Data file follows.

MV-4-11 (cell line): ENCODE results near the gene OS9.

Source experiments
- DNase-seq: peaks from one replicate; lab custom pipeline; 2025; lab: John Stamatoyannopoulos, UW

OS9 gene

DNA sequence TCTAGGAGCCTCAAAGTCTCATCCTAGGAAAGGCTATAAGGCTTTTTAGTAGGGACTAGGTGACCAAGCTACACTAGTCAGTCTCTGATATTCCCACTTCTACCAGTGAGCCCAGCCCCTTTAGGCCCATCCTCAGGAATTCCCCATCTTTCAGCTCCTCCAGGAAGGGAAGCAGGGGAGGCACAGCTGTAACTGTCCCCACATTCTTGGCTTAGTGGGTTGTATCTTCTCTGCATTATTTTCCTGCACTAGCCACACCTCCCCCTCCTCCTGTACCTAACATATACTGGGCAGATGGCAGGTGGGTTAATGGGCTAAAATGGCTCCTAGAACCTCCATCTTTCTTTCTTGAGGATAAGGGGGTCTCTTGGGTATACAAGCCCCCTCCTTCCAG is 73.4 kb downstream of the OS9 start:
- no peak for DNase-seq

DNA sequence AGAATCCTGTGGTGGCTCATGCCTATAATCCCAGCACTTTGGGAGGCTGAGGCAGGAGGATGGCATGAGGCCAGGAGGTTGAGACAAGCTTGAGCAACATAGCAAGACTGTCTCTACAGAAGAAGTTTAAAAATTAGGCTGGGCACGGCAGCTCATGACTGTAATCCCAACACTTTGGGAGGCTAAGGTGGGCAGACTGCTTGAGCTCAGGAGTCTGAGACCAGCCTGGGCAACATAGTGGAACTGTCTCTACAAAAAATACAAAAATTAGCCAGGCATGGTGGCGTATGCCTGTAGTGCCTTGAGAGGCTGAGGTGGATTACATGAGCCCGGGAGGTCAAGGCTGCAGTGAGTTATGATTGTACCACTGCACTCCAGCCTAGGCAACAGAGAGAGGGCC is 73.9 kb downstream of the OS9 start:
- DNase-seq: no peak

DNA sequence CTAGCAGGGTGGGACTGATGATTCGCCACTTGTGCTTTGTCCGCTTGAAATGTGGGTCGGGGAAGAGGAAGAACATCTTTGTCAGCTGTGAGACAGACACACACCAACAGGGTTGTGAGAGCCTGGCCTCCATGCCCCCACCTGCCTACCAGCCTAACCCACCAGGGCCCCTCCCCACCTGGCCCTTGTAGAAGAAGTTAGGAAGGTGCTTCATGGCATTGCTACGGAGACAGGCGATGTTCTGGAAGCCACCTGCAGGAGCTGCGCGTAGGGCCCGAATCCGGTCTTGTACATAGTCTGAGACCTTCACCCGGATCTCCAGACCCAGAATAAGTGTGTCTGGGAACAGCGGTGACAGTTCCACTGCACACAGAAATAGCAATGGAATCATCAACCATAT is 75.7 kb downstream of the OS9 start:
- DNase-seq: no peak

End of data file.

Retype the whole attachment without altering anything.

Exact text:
MV-4-11 (cell line): ENCODE results near the gene OS9.

Source experiments
- DNase-seq: peaks from one replicate; lab custom pipeline; 2025; lab: John Stamatoyannopoulos, UW

OS9 gene

DNA sequence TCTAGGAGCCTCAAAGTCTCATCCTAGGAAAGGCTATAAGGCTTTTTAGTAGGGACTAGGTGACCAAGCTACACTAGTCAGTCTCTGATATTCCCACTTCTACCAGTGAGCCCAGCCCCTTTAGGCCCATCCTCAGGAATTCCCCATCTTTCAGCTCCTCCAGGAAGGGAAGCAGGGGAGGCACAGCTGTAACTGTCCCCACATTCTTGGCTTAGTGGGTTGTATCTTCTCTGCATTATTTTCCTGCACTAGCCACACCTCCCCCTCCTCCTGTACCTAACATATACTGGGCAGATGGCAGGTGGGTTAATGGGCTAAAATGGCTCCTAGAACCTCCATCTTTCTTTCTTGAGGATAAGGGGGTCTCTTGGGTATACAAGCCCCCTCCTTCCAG is 73.4 kb downstream of the OS9 start:
- no peak for DNase-seq

DNA sequence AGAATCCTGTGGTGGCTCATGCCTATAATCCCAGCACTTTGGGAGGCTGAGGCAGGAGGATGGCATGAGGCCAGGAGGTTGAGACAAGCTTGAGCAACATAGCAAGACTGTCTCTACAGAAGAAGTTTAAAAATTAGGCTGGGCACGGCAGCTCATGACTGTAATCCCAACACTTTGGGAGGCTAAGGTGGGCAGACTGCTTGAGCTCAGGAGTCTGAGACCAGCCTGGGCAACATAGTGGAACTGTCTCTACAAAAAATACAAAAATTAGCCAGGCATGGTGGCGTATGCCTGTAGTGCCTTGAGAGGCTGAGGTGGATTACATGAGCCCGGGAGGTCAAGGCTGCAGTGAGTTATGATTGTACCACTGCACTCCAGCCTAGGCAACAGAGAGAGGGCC is 73.9 kb downstream of the OS9 start:
- DNase-seq: no peak

DNA sequence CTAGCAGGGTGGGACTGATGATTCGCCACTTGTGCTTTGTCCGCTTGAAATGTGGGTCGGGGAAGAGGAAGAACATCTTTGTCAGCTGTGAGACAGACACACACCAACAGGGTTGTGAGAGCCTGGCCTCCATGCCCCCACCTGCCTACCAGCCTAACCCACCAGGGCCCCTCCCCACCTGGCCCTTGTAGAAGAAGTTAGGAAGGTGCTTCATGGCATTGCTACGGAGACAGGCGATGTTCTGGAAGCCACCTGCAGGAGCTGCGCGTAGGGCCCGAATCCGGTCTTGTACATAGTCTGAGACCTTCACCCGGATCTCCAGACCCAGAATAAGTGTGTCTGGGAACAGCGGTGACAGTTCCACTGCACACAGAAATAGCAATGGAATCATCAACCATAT is 75.7 kb downstream of the OS9 start:
- DNase-seq: no peak